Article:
Call for extra funding for schools in deprived areas undermines Education Secretary's hardline ultimatum.
SCHOOLS in the poorest areas need more money and more realistic targets, says the Office for Standards in Education.
The inspectors' demand will be seen as a challenge to ministers, who insist all schools should hit the same targets and that "poverty is no excuse".
But the first draft of the major OFSTED report out this week says the chances of many schools in deprived areas hitting national targets is remote. It says only ten secondaries in deprived areas manage a proportion of higher-grade (A*-C) GCSEs results anywhere near the national average.
The report, Improving City Schools, undermines the strategy unveiled last week by David Blunkett, the Education Secretary. He has said that schools failing to get more than 15 per cent of pupils through five or more good GCSEs - many of which are in poorer areas - will face closure.
However, Estelle Morris, the standards minister told heads at a conference in London this week on the report that it was wrong to believe poor communities could not produce children capable of such results.
"We obviously will take intake of schools into account ... but there is not a community where the children cannot produce this level of results," she said. "While poverty is no excuse, it is a reason for extra resources," she added.
In the report, inspectors argue for extra money for schools working in the toughest environments and suggest a national "poverty index" to rank them in terms of the deprivation they face.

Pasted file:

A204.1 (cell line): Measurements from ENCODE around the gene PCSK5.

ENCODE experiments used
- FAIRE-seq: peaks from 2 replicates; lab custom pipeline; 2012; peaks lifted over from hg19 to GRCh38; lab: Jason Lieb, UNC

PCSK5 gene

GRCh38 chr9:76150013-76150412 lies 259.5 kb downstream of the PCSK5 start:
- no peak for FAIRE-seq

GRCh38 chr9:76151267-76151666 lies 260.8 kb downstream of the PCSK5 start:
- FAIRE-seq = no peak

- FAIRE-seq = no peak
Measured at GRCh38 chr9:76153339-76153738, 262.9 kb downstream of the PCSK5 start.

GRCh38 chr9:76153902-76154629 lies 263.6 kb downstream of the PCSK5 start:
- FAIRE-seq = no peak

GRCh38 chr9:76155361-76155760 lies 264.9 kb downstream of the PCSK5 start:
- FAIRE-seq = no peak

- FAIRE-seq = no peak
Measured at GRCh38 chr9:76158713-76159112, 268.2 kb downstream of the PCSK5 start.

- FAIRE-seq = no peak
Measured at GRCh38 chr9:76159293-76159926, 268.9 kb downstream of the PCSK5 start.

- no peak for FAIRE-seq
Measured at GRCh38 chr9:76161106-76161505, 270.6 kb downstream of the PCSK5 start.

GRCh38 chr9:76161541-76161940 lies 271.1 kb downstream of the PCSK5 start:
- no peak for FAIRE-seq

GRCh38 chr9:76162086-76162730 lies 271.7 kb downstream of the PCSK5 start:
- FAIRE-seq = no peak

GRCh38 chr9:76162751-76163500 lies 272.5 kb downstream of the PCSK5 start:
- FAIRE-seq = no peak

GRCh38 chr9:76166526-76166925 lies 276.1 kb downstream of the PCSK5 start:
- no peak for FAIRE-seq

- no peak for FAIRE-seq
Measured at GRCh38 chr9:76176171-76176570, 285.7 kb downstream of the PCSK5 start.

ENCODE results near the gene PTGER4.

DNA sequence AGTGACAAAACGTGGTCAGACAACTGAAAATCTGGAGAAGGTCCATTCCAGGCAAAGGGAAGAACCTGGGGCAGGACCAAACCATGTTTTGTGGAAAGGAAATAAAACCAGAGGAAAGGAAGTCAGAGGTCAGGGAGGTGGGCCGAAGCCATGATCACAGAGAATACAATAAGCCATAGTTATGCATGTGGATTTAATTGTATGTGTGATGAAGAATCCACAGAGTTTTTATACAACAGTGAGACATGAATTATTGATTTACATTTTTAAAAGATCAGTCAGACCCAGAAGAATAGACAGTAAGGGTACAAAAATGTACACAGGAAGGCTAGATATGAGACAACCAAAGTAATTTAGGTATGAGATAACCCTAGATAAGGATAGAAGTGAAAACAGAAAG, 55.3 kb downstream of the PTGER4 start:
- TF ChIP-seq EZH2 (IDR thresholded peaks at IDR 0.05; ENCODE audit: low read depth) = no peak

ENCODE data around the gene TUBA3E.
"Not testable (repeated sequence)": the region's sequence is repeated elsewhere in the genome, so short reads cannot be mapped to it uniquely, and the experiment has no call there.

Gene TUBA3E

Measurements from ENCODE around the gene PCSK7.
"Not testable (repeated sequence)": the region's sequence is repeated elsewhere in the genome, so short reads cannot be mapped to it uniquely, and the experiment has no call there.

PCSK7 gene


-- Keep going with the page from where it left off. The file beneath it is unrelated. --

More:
They say extra money should be allocated on the basis of the exceptional job required of teachers, the number of children with less serious special needs (for whom there is no individual funding), and the scale of pupil turnover.
On targets, they agre with high expectations for all schoools, but argue policy-makers must find measures that enable those in disadvantaged areas to demonstrate what they have achieved. In fact, inspection reports show that these schools are improving at a faster rate than their more privileged peers.
The report is based on a study of schools where more than a third of pupils are eligible for free school meals. In such schools disadvantage is widespread and, in some cases worsening, say inspectors.
Against such odds, it is only the exceptional school that manages results near the national average.
The hardest job is in secondaries, where only 2 per cent of those in disadvantaged areas manage to come near the national results average. In primaries, 4.4 per cent manage average English and maths test results.
The report follows up work done in 1993 by inspectors looking at achievement in urban areas, but will also be read with interest at the Government's social exclusion unit. The study said that some schools were being left behind in the rising tide of national improvement.
Now the new report says some of the schools do not have enough money to do a good job.
It highlights the variance in funding between schools serving areas of similar disadvantage. The worst-funded primary had pound;1,418 per pupil, compared with the best at pound;3,165. In secondaries, funding ranged from pound;2,000 to pound;3,000 per pupil.
Such schools, it suggests, should not have to rely on bidding for funds to get extra money. Schemes such as Excellence in Cities and education action zones only add to the variation in funding, it says.
As well as the suggestions on funding, the report recommends that ministers create a national programme to improve special needs services in mainstream schools and set up links between schools in disadvantaged areas.